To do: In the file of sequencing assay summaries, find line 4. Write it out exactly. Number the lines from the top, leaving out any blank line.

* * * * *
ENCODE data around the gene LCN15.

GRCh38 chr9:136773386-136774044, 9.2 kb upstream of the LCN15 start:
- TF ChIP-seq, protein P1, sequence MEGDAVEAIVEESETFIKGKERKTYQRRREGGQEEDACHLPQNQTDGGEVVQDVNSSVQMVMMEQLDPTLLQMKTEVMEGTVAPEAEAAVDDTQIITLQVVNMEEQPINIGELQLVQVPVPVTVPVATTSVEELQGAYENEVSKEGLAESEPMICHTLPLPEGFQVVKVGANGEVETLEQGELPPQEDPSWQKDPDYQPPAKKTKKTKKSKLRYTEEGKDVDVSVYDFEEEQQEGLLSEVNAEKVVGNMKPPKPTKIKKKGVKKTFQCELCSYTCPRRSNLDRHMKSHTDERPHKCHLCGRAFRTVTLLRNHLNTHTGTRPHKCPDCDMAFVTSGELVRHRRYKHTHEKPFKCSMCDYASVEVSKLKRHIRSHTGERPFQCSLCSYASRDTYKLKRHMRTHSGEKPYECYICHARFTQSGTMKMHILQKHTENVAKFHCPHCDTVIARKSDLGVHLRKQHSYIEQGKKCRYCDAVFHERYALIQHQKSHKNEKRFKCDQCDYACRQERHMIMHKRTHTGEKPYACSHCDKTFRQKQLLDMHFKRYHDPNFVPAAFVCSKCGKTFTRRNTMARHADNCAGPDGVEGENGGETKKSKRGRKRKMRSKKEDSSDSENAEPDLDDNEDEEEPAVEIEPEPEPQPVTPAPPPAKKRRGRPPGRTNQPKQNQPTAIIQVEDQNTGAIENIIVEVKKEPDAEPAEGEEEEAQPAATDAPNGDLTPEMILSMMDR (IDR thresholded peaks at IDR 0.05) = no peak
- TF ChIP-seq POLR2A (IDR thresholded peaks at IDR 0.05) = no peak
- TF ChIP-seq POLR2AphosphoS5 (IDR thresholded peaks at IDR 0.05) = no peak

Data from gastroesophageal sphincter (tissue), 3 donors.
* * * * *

- TF ChIP-seq POLR2A (IDR thresholded peaks at IDR 0.05) = no peak